The presidential campaign is now upon us, and with it comes a nearly endless line of candidates and a wave of money that will crash over our democracy like we’ve never before experienced. You will read the now-routine media story of “how much the election costs” and stagger at the hugeness of the numbers. In 2012, presidential and congressional campaigns combined to spend more than $7 billion. The midterms of 2014 posted $3.7 billion all on their own.Yet, it would be wrong to assume these numbers represent the true cost of elections — these sensational numbers are the totals spent to get candidates into office. County, town and state governments pay for running an election, and it’s done on a shoestring budget. Campaigns spend countless time and energy focused on persuading exactly the right number of voters necessary to win. In contrast, election administrators across the country, strive to make our elections work better. They hope to build civic participation year-over-year and to increase voter access while making the process more user-friendly. Election administrators are the stewards of our democracy, and yet their budgets are often an afterthought.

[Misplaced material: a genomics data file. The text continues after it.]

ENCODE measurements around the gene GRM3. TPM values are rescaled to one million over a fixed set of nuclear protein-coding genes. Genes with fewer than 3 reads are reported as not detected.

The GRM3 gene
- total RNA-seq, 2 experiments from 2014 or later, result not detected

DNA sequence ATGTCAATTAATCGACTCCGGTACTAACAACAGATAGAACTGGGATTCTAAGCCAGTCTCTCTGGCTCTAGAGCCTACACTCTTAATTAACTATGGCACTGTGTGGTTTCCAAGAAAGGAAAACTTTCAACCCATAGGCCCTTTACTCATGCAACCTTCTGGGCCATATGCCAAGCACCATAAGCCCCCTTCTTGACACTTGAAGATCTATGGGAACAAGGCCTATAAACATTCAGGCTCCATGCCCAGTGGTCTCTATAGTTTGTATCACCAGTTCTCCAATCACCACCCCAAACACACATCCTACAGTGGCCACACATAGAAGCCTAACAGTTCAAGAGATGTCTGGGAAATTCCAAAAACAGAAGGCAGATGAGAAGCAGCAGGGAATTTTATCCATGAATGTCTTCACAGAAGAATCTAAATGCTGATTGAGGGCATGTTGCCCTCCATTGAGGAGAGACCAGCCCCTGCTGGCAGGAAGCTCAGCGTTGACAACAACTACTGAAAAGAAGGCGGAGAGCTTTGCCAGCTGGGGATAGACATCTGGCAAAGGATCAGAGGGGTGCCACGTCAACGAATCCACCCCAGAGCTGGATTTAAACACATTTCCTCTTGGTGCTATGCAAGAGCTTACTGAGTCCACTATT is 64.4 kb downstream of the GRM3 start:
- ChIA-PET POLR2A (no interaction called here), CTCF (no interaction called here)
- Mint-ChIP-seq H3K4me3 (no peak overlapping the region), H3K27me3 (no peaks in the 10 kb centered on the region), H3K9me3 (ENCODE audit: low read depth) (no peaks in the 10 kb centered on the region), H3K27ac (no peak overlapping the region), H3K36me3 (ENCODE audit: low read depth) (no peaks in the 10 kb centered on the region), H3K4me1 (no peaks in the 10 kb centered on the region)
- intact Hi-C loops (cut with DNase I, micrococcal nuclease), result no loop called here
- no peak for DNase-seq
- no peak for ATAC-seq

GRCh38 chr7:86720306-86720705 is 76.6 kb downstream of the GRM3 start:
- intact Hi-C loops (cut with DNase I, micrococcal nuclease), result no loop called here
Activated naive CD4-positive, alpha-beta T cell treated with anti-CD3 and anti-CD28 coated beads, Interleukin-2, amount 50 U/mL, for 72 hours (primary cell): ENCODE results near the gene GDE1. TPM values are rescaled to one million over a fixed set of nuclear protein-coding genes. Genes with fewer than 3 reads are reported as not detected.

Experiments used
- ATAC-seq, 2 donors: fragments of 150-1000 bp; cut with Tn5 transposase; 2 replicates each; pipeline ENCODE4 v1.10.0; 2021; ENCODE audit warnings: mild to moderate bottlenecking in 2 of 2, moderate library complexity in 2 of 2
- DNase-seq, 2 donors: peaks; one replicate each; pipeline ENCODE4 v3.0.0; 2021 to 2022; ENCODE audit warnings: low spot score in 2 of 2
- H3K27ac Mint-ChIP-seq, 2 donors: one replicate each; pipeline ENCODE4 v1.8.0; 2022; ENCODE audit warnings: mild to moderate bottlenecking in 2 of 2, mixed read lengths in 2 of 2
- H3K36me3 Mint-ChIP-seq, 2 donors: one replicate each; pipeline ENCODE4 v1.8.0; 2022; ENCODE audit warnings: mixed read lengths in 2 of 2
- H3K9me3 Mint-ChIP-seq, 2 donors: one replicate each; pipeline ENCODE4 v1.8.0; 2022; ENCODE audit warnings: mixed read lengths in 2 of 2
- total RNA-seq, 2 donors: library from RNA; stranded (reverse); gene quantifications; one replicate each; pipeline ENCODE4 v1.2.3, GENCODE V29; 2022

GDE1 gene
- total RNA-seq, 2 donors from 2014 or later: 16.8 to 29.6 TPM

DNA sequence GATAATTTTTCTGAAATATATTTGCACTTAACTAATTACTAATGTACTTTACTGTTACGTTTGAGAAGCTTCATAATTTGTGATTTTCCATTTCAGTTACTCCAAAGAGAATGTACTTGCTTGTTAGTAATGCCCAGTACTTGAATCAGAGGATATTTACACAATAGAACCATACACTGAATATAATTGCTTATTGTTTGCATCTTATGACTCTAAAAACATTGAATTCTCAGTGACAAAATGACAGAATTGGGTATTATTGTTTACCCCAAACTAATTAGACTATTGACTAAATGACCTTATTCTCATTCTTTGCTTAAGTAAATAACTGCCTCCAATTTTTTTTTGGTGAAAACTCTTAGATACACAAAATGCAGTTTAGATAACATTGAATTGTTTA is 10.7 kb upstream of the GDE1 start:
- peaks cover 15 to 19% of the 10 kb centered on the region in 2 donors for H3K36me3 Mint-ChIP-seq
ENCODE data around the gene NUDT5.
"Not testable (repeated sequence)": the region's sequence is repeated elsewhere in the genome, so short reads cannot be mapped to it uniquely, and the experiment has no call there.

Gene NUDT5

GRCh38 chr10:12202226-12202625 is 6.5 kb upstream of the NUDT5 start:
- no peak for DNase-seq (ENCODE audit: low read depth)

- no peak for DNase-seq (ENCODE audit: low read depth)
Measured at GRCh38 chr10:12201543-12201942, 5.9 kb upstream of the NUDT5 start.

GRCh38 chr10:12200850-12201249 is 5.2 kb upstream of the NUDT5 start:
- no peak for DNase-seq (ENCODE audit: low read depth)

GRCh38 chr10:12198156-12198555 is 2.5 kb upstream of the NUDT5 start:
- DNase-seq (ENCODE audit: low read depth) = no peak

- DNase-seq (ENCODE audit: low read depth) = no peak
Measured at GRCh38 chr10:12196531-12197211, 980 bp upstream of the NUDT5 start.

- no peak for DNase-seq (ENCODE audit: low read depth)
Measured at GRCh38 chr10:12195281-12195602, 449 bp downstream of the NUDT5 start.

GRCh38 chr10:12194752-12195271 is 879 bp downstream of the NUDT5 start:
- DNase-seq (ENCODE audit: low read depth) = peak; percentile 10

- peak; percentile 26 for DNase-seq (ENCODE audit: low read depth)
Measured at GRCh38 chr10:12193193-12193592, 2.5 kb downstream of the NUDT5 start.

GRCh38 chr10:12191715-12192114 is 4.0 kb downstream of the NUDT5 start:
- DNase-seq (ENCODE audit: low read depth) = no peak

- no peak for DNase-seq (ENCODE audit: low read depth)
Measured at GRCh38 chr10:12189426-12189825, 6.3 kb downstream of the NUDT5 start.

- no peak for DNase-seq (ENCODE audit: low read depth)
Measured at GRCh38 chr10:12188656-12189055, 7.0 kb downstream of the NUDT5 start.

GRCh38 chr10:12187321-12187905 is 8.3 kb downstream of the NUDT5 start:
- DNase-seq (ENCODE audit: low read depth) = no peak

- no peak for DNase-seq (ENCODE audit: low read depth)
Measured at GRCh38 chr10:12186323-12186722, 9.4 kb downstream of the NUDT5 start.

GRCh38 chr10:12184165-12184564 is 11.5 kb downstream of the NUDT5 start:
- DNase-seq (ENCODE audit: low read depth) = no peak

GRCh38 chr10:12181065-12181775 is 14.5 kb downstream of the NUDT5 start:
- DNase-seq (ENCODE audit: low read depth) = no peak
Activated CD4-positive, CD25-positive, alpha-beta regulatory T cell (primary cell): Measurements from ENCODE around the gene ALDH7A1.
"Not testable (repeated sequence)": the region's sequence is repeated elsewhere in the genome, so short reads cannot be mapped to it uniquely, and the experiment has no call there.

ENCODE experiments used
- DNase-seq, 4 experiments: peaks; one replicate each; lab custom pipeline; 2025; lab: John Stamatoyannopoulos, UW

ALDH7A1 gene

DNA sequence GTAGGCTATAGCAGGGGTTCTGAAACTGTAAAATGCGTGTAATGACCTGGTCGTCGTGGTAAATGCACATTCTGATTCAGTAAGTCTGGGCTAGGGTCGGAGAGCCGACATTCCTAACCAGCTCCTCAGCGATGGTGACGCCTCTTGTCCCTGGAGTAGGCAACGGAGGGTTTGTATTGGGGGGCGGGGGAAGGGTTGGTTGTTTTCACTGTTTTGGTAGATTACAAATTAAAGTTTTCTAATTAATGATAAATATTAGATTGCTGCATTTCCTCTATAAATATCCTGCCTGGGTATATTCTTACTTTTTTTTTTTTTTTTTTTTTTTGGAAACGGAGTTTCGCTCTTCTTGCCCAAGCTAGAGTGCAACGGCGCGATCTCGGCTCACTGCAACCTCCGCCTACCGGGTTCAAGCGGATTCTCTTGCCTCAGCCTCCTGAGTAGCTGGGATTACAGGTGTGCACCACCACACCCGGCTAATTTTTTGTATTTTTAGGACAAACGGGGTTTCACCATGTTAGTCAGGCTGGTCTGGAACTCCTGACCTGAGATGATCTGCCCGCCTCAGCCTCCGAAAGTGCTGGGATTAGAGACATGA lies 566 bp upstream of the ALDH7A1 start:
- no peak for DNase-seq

The consequences of under-funding elections are real and could arrive as soon as next November. A remake of the 2000 Presidential Election “hanging chad” debacle is growing more likely every year, only this time, updated for the digital age. According to the Brennan Center, a majority of the electronic voting machines purchased since 2000 are already “perilously close” to or exceeding their expected lifespan. This should come as no surprise; how many Americans are still able to use laptops purchased 15 years ago?
A new wave of investment in our elections infrastructure would do more than avert a crisis. It could also save money, modernize voting for the way we live and reignite a civic awakening. Weaving technology into the civic core of our nation’s elections is a commitment to every voter — regardless of political affiliation.